• By using accurate electrodynamic simulations of gold nanoparticles of significant size parameters, we have demonstrated that the sensitivity of a plasmon peak wavelength to a variation in refractive index of the environment is determined by the location of the peak wavelength and the dielectric properties of the material
  • We have developed an analytical expression for the sensitivity of the band location to refractive index of the medium that applies to particles larger than those accurately modeled using quasistatic theory and can be generalized to modes not captured at all by static theory
  • The bulk refractive index sensitivities considered here represent an upper bound to the refractive index sensitivities of particles on substrates or particles that experience refractive index changes that are local, as opposed to global
Methods
  • Spectral simulations were performed using electrodynamic methods appropriate to the particle shape.
  • The spectra of spherical nanoshells were calculated using Mie theory, which is exact for particles with spherical symmetry.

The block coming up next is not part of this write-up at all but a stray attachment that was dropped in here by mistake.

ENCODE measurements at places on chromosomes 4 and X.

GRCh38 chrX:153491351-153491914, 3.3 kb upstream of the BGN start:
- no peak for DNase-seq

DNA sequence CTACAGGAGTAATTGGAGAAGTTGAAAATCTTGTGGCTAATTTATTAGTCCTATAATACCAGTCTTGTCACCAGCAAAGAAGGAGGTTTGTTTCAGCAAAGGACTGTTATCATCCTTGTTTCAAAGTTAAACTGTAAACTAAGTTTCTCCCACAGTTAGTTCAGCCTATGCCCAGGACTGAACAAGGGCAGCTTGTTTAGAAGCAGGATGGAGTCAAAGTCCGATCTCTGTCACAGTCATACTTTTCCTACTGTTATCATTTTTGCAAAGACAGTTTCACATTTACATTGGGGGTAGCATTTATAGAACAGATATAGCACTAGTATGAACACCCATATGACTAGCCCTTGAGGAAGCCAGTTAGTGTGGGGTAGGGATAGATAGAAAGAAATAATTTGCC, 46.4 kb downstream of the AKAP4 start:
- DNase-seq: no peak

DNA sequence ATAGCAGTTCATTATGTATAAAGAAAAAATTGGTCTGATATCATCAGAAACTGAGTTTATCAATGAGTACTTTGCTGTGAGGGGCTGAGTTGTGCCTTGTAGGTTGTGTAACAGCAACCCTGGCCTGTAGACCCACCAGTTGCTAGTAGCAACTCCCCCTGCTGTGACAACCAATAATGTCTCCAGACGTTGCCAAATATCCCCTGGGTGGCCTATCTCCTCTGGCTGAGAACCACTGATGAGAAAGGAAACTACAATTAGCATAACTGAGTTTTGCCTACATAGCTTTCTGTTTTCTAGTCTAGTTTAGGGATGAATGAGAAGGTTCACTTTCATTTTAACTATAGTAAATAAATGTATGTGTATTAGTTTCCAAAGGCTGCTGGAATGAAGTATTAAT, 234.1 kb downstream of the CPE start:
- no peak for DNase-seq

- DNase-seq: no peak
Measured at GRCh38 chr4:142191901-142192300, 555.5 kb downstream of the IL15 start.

• The spectra of nanocylinders and nanodisks were calculated using the discrete dipole approximation[24,25] (DDA) on a cubic grid with a lattice constant equal to 1 nm.
  • The sensitivity of the peak wavelength of the plasmon band to bulk refractive index is determined by taking the difference between peak wavelengths of the plasmon band of particles in media of refractive index, n, equal to 1.41, and peak wavelengths for particles in media of refractive index, n, equal to 1.33
Results
  • Dipolar LSP resonances with natural frequencies that are strongly dependent upon aspect ratio.
  • Rods with higher aspect ratios have been observed to support resonances at lower frequencies that are excited by light of longer wavelength.[37,38,39,40] Calculated spectra for three gold nanocylinders, 20 nm in.
Conclusion
  • As illustrated in Figure 14, for rods and disks up to 60 nm in size and hollow nanoshells up to 130 nm in diameter, the sensitivity of the plasmon peak wavelength of particles of nonnegligible size parameter to refractive index of the medium is determined by the location of the plasmon peak, regardless of nanoparticle structure or size.
  • The region of interest of the dielectric function can be fit with a nonlinear function, which can be used in eq 16.By using accurate electrodynamic simulations of gold nanoparticles of significant size parameters, the authors have demonstrated that the sensitivity of a plasmon peak wavelength to a variation in refractive index of the environment is determined by the location of the peak wavelength and the dielectric properties of the material.
Funding
  • We acknowledge the support of the Centers for Disease Control through grant NCID R01 CI-00097 and the National Science Foundation for support in the form of an IGERT, DGE02-21632